Many women in their 20s try their best not to get pregnant during their decade of personal fulfillment and growth. Then in the next decade, many try to have children—to mixed results. I’ve had a lot of friends who had children in the past several years, and some who struggled to conceive in their early to mid-thirties. It was shocking for all of us to come to terms with the fact that after fighting off unplanned pregnancy, infertility might be the next issue—and when we’re “still young.”
This has led me to be more curious about the next phase in a woman’s life so that I’m not caught off guard. Interestingly, sex ed was all but completely silent on the topic of menopause. Older women haven’t initiated me into this topic, either, unlike the way pregnancy and childbirth knowledge are so commonly passed down from friends and family. Fortunately, the stigma around menopause is slowing fading—thanks to menopause activists like the actor Naomi Watts.
What is menopause?
Contrary to popular misconception, menopause is the day when you haven’t had a period in 12 months. The symptoms we associate with the word indicate perimenopause, the period leading up to the actual termination point.
When do people experience menopause?
Most women arrive at menopause at age 45–55, with an average American woman experiencing it at 51. About 5% of American women reach this from 40–45, which is called early menopause. About 1% of American women reach menopause before 40, which is called premature menopause.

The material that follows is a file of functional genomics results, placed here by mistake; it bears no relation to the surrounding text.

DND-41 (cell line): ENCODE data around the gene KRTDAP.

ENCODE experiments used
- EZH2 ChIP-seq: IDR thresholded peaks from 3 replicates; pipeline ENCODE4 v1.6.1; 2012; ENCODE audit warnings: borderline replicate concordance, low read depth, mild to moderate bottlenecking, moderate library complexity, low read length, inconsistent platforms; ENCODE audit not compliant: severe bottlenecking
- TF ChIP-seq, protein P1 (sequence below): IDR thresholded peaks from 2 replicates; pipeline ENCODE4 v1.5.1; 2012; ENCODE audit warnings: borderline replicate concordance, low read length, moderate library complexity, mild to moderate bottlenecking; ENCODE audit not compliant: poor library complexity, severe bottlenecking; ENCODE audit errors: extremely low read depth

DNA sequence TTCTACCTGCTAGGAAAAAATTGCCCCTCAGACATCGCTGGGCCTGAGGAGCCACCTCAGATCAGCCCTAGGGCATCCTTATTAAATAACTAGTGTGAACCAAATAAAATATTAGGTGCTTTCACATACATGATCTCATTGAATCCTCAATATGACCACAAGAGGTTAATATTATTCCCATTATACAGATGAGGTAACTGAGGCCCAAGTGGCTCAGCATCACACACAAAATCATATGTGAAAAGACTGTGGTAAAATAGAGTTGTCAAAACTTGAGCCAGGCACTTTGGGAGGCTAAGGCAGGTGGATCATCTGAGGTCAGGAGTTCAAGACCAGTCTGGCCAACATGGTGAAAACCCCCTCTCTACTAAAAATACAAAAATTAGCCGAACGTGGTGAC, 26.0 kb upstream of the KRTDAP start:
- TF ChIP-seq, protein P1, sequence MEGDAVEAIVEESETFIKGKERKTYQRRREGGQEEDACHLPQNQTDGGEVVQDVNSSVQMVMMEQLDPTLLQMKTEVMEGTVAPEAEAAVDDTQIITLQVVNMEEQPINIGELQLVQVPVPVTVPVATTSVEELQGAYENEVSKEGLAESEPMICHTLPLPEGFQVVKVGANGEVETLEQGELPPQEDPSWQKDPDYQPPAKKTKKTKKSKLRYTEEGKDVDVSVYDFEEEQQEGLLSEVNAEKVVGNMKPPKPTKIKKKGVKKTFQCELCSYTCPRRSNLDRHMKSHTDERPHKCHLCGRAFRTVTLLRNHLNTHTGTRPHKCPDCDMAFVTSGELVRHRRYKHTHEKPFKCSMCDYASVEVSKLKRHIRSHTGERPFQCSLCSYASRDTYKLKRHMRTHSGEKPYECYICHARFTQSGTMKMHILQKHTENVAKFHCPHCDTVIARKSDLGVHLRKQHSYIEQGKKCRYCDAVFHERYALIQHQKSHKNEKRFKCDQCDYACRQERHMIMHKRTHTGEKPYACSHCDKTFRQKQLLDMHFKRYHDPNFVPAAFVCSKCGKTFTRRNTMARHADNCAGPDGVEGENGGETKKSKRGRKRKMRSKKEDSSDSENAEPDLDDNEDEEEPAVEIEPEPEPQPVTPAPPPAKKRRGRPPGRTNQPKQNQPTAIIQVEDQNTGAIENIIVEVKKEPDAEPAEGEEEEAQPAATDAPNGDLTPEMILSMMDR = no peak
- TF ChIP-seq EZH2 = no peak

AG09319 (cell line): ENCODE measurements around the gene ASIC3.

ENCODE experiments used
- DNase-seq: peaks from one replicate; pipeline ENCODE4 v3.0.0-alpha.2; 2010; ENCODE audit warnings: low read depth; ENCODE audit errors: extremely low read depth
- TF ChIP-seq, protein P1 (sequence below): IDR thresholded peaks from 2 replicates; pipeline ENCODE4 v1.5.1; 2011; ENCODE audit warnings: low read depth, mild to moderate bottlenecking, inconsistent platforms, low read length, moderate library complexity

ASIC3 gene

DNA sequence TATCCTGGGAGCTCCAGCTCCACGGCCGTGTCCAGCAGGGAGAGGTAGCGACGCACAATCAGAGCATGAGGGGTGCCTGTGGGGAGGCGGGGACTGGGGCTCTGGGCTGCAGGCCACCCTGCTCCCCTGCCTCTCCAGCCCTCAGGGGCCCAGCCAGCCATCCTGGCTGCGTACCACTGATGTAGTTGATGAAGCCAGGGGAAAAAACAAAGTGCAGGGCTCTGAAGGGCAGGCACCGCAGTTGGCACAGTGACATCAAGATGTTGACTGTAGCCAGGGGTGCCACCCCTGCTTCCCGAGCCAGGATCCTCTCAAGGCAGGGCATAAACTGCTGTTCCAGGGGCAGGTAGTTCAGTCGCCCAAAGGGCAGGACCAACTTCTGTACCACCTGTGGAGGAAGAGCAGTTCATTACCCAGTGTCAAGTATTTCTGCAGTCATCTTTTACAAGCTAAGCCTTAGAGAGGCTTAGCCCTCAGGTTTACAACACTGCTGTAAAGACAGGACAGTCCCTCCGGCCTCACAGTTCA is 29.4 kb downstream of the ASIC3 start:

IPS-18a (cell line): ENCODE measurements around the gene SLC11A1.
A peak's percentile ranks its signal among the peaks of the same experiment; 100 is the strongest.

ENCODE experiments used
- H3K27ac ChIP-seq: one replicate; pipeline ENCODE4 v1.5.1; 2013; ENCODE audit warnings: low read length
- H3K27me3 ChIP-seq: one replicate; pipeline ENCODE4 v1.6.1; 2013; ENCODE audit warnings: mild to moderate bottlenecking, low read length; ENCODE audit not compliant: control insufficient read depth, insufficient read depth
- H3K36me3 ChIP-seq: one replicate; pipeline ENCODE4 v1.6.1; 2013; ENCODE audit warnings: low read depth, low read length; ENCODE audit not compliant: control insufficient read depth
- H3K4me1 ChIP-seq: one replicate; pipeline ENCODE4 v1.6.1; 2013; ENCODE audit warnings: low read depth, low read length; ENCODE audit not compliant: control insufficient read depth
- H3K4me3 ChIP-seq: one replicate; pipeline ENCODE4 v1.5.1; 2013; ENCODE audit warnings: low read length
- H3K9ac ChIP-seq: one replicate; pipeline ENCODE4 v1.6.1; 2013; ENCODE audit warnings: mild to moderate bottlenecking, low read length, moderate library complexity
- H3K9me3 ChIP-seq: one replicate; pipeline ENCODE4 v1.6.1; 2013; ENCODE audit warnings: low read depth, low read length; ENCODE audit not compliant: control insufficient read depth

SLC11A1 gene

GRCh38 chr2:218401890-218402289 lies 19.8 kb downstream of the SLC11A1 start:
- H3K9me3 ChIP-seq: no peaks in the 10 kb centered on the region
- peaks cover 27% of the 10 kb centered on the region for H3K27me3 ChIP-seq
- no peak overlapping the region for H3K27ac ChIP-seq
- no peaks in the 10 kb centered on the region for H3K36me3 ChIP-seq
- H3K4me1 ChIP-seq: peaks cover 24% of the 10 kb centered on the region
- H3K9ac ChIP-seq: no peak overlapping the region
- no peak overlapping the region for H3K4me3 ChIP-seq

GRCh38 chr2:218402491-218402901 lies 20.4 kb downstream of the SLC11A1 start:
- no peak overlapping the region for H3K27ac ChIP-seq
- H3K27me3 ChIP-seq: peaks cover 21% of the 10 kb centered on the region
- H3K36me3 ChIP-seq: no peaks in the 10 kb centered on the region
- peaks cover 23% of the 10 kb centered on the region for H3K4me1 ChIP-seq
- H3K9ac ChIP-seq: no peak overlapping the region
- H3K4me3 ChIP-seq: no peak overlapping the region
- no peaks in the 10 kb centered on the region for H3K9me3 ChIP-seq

What are the symptoms of perimenopause?
Symptoms include mood swings, irritability, hot flashes, brain fog, night sweats, changes in libido, dry and itchy skin, hair loss, and vaginal dryness. These can be not just uncomfortable but highly invalidating, because doctors often do not take women’s health concerns seriously. It can be even harder for women who experience early or premature menopause because of misdiagnosis and lack of support.
Surprisingly (to me), you can experience premenopausal symptoms for 3–10 years before actual menopause. In comparison to pregnancy (9 months), this is such a big part of a woman’s life. Why aren’t we talking about all these so much more??
Naomi Watts menopause experience
Belying her blonde bombshell image, Watts actually suffered from premature menopause with her symptoms starting at just 36. She was dealing with symptoms without any support.
“If I’d known more, if I had knowledge of what was going on, I wouldn’t have been spiraling out of control,” she told TODAY show. “The mood swings, the night sweats, the migraines, all of these things converging, and (you get) no information and no community and no real help from your doctors because they don’t prepare you. It’s not until you’re desperate (and) in the middle of it.”
From that experience, Watts founded her own wellness brand Stripes, which supports “aging comfortably” with vegan, natural, eco-friendly skincare, haircare, lubricants, and supplements. Each product, like the hyaluronic acid serum or thickening hair mask, is designed to address symptoms and make this natural part of a woman’s life more healthy, comfortable, and authentic.
Menopause is something roughly half the population will experience at some point in their lives. It needs to shed its veil of shame and secrecy, and become a part of our conversation. With preparation, it doesn’t have to be met with fear.
A final note of encouragement from Watts, the older sister/ cool aunt I never knew I needed? With regards to sex beyond menopause, she says, “I’m closed for business, open for pleasure.” Well, when you put it that way…
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